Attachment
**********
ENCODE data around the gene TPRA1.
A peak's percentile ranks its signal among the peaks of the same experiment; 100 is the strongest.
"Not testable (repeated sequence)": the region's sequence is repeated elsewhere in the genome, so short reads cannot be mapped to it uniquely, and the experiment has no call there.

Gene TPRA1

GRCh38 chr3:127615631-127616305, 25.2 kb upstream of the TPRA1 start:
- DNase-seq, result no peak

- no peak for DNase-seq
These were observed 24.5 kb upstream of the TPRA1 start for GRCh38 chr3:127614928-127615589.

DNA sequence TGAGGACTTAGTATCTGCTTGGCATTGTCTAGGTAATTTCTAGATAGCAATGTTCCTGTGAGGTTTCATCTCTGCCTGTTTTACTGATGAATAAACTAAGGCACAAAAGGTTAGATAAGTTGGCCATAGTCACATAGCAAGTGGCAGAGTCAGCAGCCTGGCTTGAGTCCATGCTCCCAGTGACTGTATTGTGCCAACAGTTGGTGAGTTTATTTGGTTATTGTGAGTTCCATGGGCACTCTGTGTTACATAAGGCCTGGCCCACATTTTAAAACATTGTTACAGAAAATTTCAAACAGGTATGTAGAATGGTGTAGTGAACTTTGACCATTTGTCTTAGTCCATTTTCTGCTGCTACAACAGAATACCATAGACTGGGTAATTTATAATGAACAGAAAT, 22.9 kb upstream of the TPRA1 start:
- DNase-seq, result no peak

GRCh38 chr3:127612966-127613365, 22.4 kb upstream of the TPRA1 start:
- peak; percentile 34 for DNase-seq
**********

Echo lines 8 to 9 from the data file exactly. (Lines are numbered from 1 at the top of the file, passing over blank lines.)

These were observed 24.5 kb upstream of the TPRA1 start for GRCh38 chr3:127614928-127615589.

DNA sequence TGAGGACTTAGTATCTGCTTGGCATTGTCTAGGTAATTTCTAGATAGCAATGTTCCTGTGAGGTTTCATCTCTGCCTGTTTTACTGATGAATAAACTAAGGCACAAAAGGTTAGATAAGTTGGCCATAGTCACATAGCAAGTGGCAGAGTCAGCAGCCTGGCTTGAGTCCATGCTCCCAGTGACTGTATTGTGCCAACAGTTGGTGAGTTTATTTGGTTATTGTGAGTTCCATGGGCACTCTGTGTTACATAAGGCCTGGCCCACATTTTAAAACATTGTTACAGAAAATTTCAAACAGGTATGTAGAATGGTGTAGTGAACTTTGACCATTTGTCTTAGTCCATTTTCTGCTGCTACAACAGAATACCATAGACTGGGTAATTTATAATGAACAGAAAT, 22.9 kb upstream of the TPRA1 start: